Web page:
Your flat iron should be ready to go by now. Start in the middle of the bag and begin applying pressure gradually while moving to the edges. This helps to create a more even seal.
7. Check the Seal and Cover
Inspect the seals after completion to make sure it is thoroughly sealed. The process takes up to 12 hours to completely remove all excess air from inside the bag.
Lastly, you can place the lid back onto the bucket and store them away. To help your food last longer, keep the bags in a cool area that doesn’t get too warm.
What is Mylar?
Mylar is a polyester film made from polyethylene terephthalate. The compound is slim, flexible, and lightweight, with excellent durability.
Mylar is also transparent, reflective, and chemically stable. It is used in various products you may be familiar with, like solar filters and helium balloons.
When made into food storage bags, oxygen absorbers are added to the equation to eliminate the oxygen presence upon sealing to 0.01%.
What Foods Can You Put In Mylar Bags?
The Mylar bag storage method is meant for dry foods with low-fat contents. The key is to avoid any type of moisture, and foods with fat contain more moisture than you would expect.
Some of the essential foods you can store include:
Remember, fat content is the enemy for long-term storage. There are plenty of foods that fall into these categories that cannot be sealed and stored.
For example, brown rice is incredibly high in oil and holds a much shorter shelf life than you would expect. This is not the only example.
- Brown Sugar
These foods are only suited for a shelf life between two to five years. While they can still be sealed in Mylar bags, the food would no longer be fresh or usable after this time frame.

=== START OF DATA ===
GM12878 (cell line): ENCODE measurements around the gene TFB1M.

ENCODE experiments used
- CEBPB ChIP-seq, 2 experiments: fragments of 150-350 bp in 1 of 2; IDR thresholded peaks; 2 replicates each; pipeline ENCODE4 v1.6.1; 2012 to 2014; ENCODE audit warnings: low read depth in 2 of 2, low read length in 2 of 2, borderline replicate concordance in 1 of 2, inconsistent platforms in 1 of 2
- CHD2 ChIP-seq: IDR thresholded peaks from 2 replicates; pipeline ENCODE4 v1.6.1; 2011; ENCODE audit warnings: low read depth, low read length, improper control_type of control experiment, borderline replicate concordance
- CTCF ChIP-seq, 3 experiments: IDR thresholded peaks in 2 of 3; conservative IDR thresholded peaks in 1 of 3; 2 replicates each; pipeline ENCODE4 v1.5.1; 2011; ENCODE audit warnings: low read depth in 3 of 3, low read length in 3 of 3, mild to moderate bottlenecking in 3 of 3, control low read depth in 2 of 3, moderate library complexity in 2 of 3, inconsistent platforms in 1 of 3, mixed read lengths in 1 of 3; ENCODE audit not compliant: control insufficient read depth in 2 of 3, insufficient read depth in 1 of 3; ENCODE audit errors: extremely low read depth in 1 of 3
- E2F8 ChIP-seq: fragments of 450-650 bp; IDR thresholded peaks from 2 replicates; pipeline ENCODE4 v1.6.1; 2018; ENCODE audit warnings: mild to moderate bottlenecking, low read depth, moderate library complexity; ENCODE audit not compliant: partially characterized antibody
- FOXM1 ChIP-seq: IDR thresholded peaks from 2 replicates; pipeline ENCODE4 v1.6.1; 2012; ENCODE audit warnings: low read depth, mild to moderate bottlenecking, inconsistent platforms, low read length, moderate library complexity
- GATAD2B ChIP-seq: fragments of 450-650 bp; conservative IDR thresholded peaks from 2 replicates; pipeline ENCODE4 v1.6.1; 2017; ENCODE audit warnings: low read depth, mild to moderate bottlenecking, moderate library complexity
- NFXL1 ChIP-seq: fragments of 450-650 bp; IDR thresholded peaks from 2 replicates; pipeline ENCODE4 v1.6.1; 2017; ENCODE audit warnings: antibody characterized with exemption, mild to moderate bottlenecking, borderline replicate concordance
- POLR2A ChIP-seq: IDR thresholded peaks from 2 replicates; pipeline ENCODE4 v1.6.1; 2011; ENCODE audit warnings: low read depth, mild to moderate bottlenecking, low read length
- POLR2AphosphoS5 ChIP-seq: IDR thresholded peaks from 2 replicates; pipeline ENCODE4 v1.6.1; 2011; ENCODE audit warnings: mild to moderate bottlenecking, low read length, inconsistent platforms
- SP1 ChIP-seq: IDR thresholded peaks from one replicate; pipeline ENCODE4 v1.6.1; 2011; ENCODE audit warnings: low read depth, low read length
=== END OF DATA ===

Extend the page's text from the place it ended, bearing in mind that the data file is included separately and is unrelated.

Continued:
How Long Will My Food Last In Mylar Bags?
The exact shelf-life of a specific food relies on a few external factors. The most important being the temperature at which the food is stored while sealed in Mylar bags.
We recommend finding cool spaces in the house for storage to maximize shelf-life on your foods, and the USDA agrees. The recommended temperature for storage is a constant temperature ranging between 40-60 degrees at all times.
This list is a reasonable expectation for shelf-life on some of the most popular foods for Mylar bag storage.
Mylar Bags or Vacuum Sealed Bags: What’s Better?
There is a common misconception confusing the differences between Mylar bags and vacuum seal bags. The thought is that unless a bag holds the vacuum-sealed look, then it is not sealed correctly. This is not the case when using a Mylar bag.
Remember, the goal is to absorb oxygen, not air. So let’s see how the two stack up against one another.
- Stronger and more tear-resistant.
- Reasonably priced (both bags and oxygen absorbers)
- Variety of sizes to choose from.
- Able to seal bags with at-home products (Irons or Flat-irons)
- Air transfer inside the bag is minimal.
- More susceptible to rodents.
Vacuum Sealed Bags
- Freezer friendly for shorter-term food storage.
- Handles larger quantity of food.
- Quicker sealing process.
- Vacuum packaging machine is expensive.
- Plastic bags leak more and allow more air transfer.
- Bags are transparent and susceptible to light.
- Leaves more oxygen present.
Mylar bags are nearly indestructible and easily outrank vacuum-sealed bags as the best option for long-term food storage. Vacuum sealing is more intended for short-term products.
If you want to stash food away to last five years or more, Mylar bags are the only option. If you are looking for a new secret weapon for food storage, Mylar bags are the answer.
About THE AUTHOR
I have over a decade of experience in food and beverage management, including a ServSafe food safety qualification. As part of this qualification, I have been professionally trained in safe food storage.Read More About Mark Walker